When to Try Harder and When to Walk Away

13 Responses

  1. I understand feeling guilty for not putting your all into something. i have always had the motto “do it well or don’t do it at all.’ I can’t do “good enough”.
    I have also found that when I don’t know what to do, do nothing. Remain open to whatever comes your way. I seems to me that life will make your decisions for you if you just “be still and let things unfold”. We often feel we MUST make a decision and then make the wrong one.
    You might have to take a leap of faith and jump in with both feet, do with a little less money for a while in order to do a job that excites you and challenges you. Teaching is what you know and where you feel safe, it is easy to stay with what you know.
    I don’t see how a person can only do real estate for a couple of months, I have heard that a realtor needs at least a year to get their clientele and enough houses on the market for the money to start flowing and I don’t see how you can teach and do real estate, they are two full time jobs.
    But like I said, whenever I have had to make a major life decision and didn’t know what to do I just did nothing and something happened to make the decision a no brainer in the end.
    Good luck! i will look forward to hearing what the summer brings.

  2. emmagc75 says:

    Follow your heart! Real Estate is not an easy business. My Dad had a passion for it but it was never his main profession. He was lucky enough to have a close friend with a RE Agency who allowed him to swoop in, sell a few houses (usually for $$ for awesome family vacations or private school tuition lol) and then swoop back out for a few months. He still keeps his Brokers license but now is retired and just enjoying living. Good luck whatever you decide 🙂

    • Thanks! And that is one of the nice parts – it’s not difficult to maintain the license! Glad to hear your dad is living it up in retirement:)))

      • emmagc75 says:

        Exactly! U just need to find someone who can work with you. And yes he is! We tell him he better just leave enough $$ to bury him in 20 years lol!!!

  3. I just passed the first of three online real estate exams…it is a commitment. More so than I initially realized. I can relate to setting goals that may take obligatory effort from the other(s) due to lack of time, not interest. Your students are so lucky to have you! Real estate will always be there. Don’t add more unnecessary pressure to your life. Enjoy some well deserved down time over the summer with your hubby, and if you find a moment to answer real estate inquiries or do some research – great! If not, no worries!!!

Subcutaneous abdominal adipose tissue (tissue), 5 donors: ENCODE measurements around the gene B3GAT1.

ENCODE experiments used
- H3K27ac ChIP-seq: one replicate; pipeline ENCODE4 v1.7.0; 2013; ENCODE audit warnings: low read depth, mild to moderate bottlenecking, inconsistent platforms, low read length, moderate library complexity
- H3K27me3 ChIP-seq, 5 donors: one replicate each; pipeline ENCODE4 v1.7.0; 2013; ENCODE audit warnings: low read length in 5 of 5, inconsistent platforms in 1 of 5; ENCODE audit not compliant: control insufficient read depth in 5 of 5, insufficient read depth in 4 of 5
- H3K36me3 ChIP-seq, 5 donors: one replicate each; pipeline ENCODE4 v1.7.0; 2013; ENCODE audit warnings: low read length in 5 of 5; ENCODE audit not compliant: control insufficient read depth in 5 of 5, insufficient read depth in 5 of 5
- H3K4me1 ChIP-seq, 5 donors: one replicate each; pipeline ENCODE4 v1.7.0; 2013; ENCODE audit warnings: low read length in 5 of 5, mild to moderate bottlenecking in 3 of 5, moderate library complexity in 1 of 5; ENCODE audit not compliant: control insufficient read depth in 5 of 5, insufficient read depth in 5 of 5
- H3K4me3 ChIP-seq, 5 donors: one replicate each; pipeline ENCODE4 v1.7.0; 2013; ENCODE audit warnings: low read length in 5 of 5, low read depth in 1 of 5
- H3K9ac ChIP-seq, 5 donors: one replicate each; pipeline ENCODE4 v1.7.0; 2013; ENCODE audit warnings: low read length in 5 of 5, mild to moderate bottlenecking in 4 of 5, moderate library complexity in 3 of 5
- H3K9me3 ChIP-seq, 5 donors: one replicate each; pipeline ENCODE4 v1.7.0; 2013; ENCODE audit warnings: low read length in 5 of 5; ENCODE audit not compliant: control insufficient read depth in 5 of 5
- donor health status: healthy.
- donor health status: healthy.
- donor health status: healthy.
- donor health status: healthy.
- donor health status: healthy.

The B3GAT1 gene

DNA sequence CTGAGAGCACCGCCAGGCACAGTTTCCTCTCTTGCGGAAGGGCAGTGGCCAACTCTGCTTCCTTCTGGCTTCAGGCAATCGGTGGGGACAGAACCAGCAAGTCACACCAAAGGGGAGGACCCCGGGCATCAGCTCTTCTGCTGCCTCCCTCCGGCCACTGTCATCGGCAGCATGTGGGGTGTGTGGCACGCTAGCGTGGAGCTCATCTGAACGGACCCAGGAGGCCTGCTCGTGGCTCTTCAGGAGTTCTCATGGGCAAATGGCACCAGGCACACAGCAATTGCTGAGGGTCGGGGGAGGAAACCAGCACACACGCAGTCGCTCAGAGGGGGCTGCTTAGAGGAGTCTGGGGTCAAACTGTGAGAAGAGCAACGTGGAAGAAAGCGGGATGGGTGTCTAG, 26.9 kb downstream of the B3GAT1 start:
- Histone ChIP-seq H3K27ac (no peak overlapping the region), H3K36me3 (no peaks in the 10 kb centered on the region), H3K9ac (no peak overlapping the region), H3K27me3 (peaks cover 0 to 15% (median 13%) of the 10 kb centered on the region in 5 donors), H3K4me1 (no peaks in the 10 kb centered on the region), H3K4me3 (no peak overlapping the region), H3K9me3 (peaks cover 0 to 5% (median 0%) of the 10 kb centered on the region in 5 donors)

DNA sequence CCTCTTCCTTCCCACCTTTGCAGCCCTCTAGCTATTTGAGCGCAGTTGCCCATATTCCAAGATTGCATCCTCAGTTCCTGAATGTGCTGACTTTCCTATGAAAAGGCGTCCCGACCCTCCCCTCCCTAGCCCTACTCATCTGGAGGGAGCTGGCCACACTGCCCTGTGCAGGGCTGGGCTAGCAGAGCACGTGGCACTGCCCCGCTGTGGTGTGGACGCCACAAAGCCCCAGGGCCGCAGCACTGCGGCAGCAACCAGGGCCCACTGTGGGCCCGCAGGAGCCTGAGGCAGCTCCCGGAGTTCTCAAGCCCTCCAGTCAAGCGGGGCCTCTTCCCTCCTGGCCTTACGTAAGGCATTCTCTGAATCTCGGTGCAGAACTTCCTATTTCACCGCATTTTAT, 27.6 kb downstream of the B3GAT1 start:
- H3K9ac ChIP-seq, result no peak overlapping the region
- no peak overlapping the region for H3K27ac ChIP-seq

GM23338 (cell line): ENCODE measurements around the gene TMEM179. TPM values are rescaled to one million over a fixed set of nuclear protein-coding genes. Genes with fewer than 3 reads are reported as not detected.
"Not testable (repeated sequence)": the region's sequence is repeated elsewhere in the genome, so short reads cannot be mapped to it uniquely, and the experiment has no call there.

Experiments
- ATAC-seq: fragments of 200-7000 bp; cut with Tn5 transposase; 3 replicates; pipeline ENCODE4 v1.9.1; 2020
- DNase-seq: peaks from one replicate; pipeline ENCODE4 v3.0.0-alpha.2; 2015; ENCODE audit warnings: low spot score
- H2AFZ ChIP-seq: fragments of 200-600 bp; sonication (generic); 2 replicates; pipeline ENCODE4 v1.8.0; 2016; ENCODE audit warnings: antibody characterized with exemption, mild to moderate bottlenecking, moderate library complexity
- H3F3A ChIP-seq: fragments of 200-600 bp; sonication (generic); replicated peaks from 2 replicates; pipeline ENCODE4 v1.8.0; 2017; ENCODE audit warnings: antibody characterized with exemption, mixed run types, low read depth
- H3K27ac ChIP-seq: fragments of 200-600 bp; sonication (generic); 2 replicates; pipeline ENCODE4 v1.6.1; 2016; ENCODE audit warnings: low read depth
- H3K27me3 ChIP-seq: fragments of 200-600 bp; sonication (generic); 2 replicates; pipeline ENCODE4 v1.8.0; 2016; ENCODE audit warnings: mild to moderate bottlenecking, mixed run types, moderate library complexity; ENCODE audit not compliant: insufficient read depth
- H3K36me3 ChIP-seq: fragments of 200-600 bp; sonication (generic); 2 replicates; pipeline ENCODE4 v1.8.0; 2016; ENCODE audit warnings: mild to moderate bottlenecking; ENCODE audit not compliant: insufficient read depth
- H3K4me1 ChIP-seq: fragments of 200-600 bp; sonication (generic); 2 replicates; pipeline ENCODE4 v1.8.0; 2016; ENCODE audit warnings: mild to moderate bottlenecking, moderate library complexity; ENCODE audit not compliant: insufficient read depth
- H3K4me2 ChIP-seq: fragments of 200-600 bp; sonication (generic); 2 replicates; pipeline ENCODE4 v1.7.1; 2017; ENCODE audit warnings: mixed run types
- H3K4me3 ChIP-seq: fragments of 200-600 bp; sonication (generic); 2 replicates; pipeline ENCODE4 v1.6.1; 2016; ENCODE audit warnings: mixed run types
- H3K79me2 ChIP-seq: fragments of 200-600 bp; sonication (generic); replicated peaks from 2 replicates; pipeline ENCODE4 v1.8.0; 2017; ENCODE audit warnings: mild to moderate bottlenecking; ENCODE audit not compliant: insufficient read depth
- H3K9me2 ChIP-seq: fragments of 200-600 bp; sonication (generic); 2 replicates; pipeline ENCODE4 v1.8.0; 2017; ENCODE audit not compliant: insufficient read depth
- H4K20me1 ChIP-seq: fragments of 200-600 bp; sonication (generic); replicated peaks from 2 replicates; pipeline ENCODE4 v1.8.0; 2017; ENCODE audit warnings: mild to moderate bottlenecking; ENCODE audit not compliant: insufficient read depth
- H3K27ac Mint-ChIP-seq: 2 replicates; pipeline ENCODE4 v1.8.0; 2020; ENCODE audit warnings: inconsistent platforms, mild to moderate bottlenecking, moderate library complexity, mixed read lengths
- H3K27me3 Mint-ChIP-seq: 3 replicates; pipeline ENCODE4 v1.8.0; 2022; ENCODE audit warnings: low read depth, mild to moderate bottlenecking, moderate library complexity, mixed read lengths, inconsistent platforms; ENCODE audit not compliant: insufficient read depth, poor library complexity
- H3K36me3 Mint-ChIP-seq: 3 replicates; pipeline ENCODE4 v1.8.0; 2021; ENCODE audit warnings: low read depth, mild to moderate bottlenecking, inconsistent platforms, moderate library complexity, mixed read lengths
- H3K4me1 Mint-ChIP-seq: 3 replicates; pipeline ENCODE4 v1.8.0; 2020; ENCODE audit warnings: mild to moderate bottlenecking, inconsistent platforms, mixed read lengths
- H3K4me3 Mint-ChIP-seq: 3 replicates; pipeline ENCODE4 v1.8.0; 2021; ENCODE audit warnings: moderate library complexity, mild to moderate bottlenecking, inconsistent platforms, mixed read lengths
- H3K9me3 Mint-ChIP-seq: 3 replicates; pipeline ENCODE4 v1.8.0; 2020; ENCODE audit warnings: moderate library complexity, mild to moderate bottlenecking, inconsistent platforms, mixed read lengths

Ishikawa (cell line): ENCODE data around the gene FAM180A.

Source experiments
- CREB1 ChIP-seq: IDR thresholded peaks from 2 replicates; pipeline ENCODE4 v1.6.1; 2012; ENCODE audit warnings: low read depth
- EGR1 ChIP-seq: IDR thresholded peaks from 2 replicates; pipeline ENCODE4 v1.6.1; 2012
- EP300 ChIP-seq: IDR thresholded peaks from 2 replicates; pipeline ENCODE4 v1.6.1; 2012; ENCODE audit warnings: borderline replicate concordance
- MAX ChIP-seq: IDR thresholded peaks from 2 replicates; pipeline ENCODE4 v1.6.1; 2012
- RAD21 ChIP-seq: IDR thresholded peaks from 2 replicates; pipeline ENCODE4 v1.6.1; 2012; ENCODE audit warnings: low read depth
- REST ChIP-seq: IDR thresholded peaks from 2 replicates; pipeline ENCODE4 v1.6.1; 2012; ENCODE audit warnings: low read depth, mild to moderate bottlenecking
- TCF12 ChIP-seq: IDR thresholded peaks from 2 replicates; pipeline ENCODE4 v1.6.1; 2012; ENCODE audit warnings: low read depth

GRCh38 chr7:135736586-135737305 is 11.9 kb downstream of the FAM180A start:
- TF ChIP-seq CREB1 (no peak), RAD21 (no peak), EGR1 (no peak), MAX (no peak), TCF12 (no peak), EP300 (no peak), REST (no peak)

4. Forget about the others – you’re doing whatever you do for you. Because you’re the one who has to live with it. Good luck Lisa!!

  5. Colleen says:

    I believe decisions should never be made when you’re in turmoil. Relax. And the answer will unfold in time. Is there anyway, if not this year then next, to take a leave of absence from teaching? If after a year of focusing on real estate it is not everything you dreamed it would be — you would have lost a year’s salary and a year toward retirement but you’d have some experience to back up you’re decision.

    • I wish! The only way a job is held here is for medical reasons (and that’s just a guarantee that you’ll have a job in the county, not the same school/position). We sign contracts in the early spring that run through the following summer.

      My good friend says that education is like the mafia; you have to die to get out. And sometimes it feels that way if you’re not willing to break contract (and risk losing your certification). I plan to maintain my teaching certification if/once I leave as a fall-back plan, but I also have to be mentally prepared to walk away for good at that point. And I don’t think I’m there yet, especially because I have a principal whom I love. Now when she leaves, it may be a different story!


      • Colleen says:

        It’s interesting that we are striving for a common curriculum for students but the rights of teachers vary significantly from state to state or even school district to school district. I know what you mean about the boss. I stayed at a job and turned down one I thought might be close to my dream job because I had a great boss. He left soon after and with the new boss (the opposite of great) — I knew it was definitely time to make a change. Who knows maybe someday you will combine your two passions and teach a real estate course. Good Luck.

        • Thanks! I’ve thought about that combo too. Right now, I’m working on a web- based moving on from victim hood course. It’s really cool using my skills with curriculum design and teaching in a new way.

          As for teacher rights, so true. I’m not a default union supporter, but when I contrast teacher pay and conditions with my non-union state to others, it does make me want more power to create change.

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